2. Other safety issues. This includes a range of concerns, such as drivers having access to customers’ cell numbers, drivers being heavily dependent on smartphones for dispatches and directions, drivers contributing to congestion and general chaos at large events like the Rodeo, and drivers potentially competing with each other (since they can know where their peers are) for pickups in the hot zones. Also a potential problem is that there are no shift limits or rest requirements for Uber and Lyft drivers.

There’s more, and I may return to this subject now that vehicles for hire are back on the front burner, but you get the gist of it. I’m sure there won’t be a vote this week, so we have at least a few more days to talk about this. The Highwayman has more.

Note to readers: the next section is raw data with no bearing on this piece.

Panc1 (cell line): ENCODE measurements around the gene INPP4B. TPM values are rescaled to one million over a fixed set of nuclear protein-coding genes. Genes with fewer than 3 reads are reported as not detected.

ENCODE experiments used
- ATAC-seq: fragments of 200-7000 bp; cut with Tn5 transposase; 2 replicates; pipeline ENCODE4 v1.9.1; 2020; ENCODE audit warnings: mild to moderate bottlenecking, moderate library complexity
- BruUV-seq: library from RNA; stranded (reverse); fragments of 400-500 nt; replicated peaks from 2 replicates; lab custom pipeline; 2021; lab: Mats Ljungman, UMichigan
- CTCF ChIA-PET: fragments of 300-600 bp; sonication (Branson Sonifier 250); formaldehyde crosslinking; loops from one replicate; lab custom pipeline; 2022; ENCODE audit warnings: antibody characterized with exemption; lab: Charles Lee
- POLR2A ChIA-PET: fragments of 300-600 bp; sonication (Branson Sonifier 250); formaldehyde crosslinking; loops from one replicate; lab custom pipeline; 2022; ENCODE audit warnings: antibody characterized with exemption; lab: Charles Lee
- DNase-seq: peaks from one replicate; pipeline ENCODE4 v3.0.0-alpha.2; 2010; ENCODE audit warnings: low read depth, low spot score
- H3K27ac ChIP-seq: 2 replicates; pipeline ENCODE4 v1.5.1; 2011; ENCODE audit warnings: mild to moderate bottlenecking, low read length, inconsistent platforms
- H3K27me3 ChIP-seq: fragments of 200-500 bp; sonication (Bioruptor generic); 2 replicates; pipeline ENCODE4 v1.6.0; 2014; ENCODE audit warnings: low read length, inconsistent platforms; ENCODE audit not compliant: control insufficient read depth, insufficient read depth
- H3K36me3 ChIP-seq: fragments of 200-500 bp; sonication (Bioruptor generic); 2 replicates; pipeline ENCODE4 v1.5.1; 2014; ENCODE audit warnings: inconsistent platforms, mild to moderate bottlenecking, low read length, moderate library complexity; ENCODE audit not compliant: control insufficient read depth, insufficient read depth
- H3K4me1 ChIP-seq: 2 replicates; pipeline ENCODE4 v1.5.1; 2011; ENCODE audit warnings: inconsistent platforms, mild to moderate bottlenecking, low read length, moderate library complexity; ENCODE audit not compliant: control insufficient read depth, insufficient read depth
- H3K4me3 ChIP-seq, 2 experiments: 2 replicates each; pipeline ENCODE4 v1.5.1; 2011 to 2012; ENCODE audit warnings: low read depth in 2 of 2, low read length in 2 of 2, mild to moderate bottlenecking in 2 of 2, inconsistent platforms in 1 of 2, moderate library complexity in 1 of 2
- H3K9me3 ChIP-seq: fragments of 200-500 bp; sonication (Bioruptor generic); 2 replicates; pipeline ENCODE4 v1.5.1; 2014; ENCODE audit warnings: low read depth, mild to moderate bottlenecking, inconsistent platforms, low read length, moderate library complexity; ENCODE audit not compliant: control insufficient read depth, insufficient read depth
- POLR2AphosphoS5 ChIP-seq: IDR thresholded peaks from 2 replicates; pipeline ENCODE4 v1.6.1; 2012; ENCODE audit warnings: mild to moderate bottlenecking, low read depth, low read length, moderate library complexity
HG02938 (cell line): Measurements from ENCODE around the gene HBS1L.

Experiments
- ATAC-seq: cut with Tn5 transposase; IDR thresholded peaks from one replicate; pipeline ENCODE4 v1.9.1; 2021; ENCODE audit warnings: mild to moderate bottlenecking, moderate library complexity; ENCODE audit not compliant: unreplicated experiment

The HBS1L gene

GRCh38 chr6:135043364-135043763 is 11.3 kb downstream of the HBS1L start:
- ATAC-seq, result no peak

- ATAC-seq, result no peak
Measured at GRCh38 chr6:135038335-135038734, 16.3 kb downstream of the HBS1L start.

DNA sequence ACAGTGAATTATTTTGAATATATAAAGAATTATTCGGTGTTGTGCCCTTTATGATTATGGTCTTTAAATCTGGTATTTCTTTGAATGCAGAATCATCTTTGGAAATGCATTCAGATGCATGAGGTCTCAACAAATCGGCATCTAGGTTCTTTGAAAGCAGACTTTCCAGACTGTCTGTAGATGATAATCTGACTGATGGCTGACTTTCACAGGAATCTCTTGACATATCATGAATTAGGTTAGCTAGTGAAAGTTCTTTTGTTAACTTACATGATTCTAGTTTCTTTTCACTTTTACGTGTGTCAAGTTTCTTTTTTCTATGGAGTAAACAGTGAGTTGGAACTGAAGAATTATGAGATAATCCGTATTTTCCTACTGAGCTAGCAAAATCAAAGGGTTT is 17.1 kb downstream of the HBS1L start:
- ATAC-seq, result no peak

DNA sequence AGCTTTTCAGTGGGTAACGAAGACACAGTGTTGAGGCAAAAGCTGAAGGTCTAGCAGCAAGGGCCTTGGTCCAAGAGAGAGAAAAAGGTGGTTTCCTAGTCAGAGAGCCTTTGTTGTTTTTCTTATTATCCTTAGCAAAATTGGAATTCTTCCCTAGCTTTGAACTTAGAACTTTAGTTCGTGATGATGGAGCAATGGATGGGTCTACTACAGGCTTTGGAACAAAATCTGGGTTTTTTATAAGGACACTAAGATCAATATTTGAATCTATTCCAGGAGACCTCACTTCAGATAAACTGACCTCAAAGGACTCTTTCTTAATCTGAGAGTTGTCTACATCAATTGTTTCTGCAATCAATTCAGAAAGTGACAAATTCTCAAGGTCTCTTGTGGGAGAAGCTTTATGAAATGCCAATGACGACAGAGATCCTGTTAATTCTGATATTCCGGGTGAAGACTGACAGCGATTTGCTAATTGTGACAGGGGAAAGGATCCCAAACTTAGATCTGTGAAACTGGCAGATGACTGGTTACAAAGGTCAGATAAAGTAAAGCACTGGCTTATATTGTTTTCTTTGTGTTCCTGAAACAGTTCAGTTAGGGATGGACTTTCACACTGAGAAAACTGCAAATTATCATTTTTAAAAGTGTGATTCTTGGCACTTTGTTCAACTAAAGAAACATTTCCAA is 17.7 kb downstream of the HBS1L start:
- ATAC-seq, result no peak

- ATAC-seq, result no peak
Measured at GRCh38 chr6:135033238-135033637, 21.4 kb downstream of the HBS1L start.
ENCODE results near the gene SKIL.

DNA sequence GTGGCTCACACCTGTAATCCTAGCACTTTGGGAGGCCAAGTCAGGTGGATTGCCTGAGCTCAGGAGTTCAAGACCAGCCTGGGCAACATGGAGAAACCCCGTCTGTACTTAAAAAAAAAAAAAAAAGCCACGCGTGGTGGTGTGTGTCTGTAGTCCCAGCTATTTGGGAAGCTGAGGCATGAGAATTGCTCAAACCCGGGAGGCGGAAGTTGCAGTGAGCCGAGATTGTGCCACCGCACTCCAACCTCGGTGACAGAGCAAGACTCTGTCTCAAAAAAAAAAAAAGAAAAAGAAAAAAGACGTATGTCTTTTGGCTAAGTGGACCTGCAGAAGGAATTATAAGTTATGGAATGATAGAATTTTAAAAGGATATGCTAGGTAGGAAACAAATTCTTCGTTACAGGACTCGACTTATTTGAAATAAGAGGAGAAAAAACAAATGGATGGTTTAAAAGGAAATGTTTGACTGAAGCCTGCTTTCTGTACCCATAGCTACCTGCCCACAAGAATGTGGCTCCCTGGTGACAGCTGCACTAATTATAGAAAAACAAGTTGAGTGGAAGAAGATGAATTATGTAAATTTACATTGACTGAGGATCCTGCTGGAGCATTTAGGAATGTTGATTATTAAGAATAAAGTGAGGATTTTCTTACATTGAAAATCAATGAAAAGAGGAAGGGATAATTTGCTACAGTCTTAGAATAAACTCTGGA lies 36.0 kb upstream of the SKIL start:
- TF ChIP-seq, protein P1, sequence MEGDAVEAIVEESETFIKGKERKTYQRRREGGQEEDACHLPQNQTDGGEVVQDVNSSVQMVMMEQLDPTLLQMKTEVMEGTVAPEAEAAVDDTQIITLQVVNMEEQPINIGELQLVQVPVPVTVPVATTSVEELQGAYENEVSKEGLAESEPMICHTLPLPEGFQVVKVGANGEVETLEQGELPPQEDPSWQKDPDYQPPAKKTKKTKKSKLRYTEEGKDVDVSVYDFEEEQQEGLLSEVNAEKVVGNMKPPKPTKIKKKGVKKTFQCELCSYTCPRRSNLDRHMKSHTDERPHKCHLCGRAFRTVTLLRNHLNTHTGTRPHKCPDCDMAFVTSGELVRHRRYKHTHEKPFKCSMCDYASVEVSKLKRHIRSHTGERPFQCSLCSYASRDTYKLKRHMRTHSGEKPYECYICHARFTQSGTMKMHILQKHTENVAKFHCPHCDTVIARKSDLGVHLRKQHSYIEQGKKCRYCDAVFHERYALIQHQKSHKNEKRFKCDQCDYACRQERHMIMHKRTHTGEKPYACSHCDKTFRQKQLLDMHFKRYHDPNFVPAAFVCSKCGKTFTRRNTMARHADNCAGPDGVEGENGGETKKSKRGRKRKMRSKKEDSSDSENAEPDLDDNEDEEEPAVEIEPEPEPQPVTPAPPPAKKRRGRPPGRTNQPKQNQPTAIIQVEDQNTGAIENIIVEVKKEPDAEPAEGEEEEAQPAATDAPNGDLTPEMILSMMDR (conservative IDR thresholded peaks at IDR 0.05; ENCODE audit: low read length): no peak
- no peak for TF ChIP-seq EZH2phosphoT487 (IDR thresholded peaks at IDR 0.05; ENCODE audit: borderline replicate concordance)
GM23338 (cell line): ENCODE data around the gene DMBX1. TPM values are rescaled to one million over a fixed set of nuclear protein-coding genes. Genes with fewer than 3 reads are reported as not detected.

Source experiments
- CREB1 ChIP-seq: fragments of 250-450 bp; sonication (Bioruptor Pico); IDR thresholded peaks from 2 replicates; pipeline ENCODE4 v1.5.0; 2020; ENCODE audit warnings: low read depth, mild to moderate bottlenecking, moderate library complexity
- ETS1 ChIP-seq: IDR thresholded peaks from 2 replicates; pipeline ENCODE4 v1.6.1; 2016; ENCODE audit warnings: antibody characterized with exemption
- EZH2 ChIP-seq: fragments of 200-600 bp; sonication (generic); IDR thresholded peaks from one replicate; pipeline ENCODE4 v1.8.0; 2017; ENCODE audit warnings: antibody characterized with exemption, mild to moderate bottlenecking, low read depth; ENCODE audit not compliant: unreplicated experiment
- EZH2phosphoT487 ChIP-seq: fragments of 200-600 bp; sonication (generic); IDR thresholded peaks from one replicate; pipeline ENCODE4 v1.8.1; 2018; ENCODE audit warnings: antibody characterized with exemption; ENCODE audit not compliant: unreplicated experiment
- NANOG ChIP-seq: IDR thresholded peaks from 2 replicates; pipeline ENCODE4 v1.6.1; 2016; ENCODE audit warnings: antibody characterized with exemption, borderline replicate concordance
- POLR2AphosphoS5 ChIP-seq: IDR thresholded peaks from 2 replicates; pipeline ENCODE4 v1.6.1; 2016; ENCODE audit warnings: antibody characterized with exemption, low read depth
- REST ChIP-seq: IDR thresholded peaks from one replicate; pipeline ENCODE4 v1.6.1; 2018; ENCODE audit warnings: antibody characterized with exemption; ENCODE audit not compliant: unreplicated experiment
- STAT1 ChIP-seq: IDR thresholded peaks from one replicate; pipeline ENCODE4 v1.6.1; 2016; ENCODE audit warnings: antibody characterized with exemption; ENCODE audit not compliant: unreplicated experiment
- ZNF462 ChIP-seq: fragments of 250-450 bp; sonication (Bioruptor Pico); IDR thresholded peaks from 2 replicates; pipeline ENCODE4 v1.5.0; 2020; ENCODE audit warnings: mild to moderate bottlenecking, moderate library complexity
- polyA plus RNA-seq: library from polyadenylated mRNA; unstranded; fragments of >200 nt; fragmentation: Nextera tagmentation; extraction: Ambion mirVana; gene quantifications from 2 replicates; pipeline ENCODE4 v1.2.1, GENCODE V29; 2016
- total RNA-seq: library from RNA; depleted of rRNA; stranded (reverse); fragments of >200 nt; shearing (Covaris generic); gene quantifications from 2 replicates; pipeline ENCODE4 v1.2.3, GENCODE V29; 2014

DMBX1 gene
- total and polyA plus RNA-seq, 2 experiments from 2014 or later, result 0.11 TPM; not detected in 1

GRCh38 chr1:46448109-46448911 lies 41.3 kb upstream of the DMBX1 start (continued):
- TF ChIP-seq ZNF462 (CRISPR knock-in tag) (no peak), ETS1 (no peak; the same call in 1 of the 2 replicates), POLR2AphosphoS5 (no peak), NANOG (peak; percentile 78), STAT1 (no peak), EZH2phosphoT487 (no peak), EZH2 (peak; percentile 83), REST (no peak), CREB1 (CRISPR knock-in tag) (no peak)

Your daily Uber/Lyft update

From the Tuesday Council committee hearing at which the draft ordinance was reviewed.

Despite having a newly-released draft ordinance in hand, City Council members spent a Tuesday committee hearing asking many of the same questions about regulating ride-sharing services as they did months ago.

Echoing concerns raised by taxi and limousine companies, council members grilled Parker administration officials about setting rules for emerging services that connect riders to willing drivers via smartphone applications.

Repeatedly throughout the three-hour hearing, cab and limo drivers stood up as council members asked questions that centered on their fears that new regulations would create an unfair business advantage for the new services and eat away at their livelihoods.

“What will the effect be on the public if the taxicab companies are no longer viable?” Councilman Oliver Pennington asked.